South Korean crypto Ponzi scheme claims over $3.6 billion

South Korea

Investigations of an alleged Ponzi scheme in South Korea are currently underway, but ‘investors’ (or victims) are reported to be hindering the progress. Still believing that the project is legitimate, those involved in the $3.6 billion USD scheme are holding out in hopes of profiting from their investment and unwilling to aid the investigation.

As reported,  Korean law firm Daegon representing 130  victims filed a complaint against V Global and the team heading it up.
As part of the investigation, the Gyeonggi Nambu Police Agency is looking into the cryptocurrency platform, V Global, after suspicions that the company is a Ponzi scheme that has reportedly defrauded nearly 70,000 people from nearly $3.6 billion UD (4 trillion won). The company offered premises to investors that it would be able to help them see triple the return on their investment.

As a defence and to keep investors on its side, the company put up a notice on its website, claiming that the suggestion is “false” and that it has filed a complaint with the regional police for defamation and “obstruction of business”. In response, some of the victims are refusing to talk with the police and are opting against reporting the case. As reported by local media site JoongAng Daily, this is problematic for the police investigation and hinders the progress of the case.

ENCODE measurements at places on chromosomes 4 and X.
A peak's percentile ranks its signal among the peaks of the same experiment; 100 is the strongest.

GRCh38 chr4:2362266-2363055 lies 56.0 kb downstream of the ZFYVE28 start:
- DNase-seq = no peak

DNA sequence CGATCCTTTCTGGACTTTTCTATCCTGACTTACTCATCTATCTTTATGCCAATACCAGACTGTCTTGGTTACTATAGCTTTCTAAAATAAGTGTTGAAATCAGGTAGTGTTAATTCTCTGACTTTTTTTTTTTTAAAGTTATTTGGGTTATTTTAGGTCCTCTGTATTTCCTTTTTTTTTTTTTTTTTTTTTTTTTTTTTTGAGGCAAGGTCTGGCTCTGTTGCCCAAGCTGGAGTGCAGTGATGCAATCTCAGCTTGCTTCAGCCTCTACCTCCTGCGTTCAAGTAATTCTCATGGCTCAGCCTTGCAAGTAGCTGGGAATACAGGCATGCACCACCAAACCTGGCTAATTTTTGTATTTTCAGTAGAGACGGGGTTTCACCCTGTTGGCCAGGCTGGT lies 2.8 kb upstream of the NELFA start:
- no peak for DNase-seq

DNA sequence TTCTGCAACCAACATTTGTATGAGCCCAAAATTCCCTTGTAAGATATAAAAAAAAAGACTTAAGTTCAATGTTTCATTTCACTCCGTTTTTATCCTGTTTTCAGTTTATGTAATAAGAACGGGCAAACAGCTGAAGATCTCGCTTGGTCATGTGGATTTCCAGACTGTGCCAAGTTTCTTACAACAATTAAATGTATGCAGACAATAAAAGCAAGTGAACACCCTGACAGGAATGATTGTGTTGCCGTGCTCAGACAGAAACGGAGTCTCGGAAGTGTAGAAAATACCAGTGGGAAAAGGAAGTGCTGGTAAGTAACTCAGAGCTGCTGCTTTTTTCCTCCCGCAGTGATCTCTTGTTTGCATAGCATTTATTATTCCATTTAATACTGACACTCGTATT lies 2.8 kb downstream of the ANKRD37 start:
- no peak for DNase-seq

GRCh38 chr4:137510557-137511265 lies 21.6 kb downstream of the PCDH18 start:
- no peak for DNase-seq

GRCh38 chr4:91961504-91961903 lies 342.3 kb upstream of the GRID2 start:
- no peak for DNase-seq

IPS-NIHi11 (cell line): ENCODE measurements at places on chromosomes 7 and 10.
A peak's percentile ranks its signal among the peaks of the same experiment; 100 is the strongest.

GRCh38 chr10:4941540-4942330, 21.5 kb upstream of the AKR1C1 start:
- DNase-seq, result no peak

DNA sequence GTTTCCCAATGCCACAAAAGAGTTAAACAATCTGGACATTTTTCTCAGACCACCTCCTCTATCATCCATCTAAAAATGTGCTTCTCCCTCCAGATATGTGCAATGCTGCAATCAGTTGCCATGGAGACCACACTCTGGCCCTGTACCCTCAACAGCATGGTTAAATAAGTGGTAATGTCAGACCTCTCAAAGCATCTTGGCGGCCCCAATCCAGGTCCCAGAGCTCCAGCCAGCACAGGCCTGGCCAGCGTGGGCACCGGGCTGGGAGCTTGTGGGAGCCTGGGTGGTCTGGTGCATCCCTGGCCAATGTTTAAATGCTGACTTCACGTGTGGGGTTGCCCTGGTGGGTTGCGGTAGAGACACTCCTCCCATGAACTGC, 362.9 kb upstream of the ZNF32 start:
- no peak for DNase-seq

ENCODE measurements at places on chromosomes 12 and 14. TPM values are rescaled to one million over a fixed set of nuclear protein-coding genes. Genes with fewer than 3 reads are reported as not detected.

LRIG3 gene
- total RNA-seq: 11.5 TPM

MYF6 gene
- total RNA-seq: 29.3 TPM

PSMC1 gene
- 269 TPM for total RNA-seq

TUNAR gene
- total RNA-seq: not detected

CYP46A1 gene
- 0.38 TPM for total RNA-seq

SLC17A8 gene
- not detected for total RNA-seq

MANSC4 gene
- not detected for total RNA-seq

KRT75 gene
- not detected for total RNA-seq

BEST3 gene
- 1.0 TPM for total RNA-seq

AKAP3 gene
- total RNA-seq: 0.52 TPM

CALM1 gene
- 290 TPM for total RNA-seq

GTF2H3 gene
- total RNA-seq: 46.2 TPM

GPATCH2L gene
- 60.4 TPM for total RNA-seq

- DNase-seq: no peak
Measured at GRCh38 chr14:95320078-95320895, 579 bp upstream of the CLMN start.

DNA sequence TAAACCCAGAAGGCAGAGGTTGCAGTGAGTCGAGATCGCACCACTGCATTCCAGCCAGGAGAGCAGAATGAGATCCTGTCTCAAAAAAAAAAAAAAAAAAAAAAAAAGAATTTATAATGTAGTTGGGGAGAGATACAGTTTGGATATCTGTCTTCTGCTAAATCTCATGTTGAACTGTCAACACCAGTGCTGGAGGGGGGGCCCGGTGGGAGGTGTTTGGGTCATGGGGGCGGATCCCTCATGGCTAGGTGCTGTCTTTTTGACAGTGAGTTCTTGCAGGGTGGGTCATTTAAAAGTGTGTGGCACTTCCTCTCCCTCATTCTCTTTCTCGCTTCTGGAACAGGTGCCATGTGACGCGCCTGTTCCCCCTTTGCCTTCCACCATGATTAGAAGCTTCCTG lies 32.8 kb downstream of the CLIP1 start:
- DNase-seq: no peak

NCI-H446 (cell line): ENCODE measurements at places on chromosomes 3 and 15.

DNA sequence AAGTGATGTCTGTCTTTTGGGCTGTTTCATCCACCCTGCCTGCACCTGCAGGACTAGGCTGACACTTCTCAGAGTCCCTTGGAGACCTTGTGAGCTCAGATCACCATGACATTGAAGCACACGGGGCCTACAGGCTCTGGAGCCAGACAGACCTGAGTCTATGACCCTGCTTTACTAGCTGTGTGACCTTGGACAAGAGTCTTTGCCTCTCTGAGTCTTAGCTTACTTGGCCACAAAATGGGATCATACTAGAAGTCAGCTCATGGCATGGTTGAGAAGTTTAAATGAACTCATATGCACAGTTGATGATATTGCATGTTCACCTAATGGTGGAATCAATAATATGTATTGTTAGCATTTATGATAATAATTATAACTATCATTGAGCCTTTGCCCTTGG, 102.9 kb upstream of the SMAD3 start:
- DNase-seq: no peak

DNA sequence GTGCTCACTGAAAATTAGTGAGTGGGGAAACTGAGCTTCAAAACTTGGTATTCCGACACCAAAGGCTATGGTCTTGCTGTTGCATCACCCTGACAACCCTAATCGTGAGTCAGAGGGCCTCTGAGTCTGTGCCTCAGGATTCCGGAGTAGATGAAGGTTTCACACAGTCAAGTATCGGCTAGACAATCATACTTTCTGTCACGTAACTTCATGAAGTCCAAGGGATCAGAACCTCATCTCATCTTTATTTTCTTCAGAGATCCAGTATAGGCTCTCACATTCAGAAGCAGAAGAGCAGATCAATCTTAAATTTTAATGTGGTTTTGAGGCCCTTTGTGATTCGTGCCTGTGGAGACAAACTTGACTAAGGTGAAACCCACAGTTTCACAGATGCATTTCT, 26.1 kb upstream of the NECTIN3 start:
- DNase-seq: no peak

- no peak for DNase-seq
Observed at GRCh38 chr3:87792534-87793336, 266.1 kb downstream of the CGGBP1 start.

The elderly – new to crypto – victims of the scheme

As per the report, a man told his mother to report the case, but “she thinks she can get the money back, three times the amount she has invested, just like the group has promised her. So she is refusing to report them. And I think she’s not alone among the victims — I heard many of them were elderly people who are new to the concept of cryptocurrency.”

The company plays into this, telling vulnerable investors implying they should not report to the police and that they should see what the outcome is. As another concerned family member wrote: “A few days ago, on June 2, they sent [my mother] a text message alleging that no one in the company is being investigated by the police. They keep telling the investors to wait and see, to prevent them from reporting them to the police.”

Ponzi schemes are not new to crypto and seeking the funds of vulnerable investors who are likely to believe in the project is not unfamiliar in the space. As the caution remains, before sending your money to a project, make sure you do research and focus on whether it has future profitability and use-case.

Related Articles

Opera Mini’s Crypto Wallet MiniPay Expands to Include USDT and USDC

Opera Mini's MiniPay app, which was upgraded to a crypto wallet, has amassed three million users since its launch in September 2023.

Deutsche Telekom Joins Subsquid Decentralised Network

Deutsche Telekom’s collaboration with Subsquid follows its recent announcement to expand into BTC mining at the BTC Prague conference.

The Bahamas Pushes Banks to Adopt Sand Dollar CBDC

The Bahamas was one of the first countries in the world to launch a central bank digital currency — the “Sand Dollar” in 2020.

Crypto ATMs Near Record in Installations, Signalling Growing Adoption

The 2,564 cryptocurrency ATMs installed in 2024 are on track to surpass the 2,861 machines removed in 2023.

See All